Thank you to everyone who attended the 2013 AGM held June 21, 2013, in Edmonton, Alberta. The AGM acknowledged the many activities of the past year and laid the groundwork for the success of future NHPC initiatives.
The meeting met quorum. Membership accepted the 2012 financial statements and voted in favour of bylaw amendment #1 (which is outlined in full on page 32 of the 2013 Annual General Meeting Booklet).
In addition, the NHPC Board formally acknowledged and said farewell to Stephanie Nunez-Braatz, whose completion of six years of service on the Board has contributed to the success of the Association.
The Board announced the appointment of its newest member, Colette Pierce, of Miniota, Manitoba. Colette is a long-standing member and volunteer of the NHPC. The team is excited to welcome Colette to the Board.
The meeting also included a forum for questions and answers, and many members took the opportunity to voice their appreciation, questions, and concerns.
Finally, after the meeting was adjourned, members teamed up with the NHPC Board, Committee volunteers, and staff to participate in an interactive planning session to brainstorm how the NHPC can achieve its goals regarding membership expansion, public engagement, and strategic relationships.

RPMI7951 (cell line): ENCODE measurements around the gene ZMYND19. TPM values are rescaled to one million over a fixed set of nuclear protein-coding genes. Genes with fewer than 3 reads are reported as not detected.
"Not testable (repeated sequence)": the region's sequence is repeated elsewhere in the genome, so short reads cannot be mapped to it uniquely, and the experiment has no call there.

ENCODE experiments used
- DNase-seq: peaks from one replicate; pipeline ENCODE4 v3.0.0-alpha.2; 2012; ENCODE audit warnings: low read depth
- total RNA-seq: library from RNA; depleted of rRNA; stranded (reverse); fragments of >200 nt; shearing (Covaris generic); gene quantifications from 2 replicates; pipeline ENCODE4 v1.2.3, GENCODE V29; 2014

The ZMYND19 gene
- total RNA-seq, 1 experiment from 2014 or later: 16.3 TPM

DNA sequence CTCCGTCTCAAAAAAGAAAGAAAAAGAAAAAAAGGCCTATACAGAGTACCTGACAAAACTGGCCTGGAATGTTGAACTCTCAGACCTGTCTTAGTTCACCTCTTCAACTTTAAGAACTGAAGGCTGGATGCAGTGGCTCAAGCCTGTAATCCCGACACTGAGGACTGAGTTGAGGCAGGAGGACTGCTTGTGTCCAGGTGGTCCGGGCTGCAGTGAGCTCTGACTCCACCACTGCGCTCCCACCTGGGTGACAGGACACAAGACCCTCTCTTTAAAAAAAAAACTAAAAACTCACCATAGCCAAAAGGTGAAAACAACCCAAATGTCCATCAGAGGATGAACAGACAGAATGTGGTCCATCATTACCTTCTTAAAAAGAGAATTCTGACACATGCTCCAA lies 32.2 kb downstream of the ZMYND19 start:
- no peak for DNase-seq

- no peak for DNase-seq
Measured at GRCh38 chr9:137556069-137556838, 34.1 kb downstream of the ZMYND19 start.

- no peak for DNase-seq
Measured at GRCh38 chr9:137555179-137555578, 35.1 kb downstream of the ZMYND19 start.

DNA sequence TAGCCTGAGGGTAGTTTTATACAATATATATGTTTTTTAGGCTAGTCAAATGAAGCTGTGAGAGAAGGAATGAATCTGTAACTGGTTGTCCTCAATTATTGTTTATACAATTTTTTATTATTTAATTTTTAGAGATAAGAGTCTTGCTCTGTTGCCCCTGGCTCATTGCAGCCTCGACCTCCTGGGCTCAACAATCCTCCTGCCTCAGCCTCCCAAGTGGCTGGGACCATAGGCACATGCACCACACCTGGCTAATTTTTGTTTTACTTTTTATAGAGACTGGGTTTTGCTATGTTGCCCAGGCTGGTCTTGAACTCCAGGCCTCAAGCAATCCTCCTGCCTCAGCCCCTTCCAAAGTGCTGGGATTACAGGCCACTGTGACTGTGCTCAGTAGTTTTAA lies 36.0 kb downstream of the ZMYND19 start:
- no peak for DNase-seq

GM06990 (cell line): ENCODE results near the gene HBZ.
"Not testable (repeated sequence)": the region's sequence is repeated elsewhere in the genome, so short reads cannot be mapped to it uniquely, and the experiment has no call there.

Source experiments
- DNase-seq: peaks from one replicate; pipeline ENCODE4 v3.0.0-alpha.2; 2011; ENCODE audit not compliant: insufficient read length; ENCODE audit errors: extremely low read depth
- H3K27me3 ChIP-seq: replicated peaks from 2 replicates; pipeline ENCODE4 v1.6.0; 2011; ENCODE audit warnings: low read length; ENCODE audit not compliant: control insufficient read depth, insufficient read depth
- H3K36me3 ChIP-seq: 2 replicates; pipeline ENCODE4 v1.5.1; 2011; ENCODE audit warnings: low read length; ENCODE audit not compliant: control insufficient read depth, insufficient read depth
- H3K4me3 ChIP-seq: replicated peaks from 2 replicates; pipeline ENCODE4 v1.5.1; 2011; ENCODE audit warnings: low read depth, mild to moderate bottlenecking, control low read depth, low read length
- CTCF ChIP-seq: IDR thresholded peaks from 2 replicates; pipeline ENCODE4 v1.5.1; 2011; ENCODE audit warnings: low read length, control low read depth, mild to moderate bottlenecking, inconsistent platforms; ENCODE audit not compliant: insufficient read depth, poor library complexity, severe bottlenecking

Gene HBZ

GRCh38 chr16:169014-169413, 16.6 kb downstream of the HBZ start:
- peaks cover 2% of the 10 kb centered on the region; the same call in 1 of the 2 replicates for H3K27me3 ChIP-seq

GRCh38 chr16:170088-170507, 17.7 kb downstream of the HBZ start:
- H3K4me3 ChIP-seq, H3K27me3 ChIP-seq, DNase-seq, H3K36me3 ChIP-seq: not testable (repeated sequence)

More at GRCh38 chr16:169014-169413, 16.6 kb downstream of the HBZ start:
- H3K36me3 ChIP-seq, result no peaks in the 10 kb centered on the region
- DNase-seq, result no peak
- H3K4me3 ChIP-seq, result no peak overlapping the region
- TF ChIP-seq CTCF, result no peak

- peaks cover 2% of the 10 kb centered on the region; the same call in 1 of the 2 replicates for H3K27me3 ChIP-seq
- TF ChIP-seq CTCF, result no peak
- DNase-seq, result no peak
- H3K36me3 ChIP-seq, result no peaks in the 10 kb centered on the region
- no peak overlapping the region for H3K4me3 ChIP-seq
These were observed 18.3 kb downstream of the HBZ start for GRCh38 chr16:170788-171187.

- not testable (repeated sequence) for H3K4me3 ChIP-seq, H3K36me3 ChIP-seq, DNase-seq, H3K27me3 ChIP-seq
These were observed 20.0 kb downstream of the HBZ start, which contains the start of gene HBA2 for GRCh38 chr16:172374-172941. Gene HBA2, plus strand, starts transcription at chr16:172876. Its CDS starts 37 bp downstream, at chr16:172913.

The ideas and suggestions from this session will contribute to Vision 2020, NHPC's new strategic plan for 2014 to 2020. Members contributed such great suggestions that we plan to reach out to other members who could not be present with an invitation to contribute. Watch for more information.
The commitment and creative spirit of our members was, as always, evident at this year's AGM and we cannot express enough appreciation for member attendance, participation, and continued support. This is the reason why this year we celebrate 25 years as an Association.
On June 25, Executive Director and Registrar, Colleen MacDougall, tendered her resignation after 12 years of service to the Association.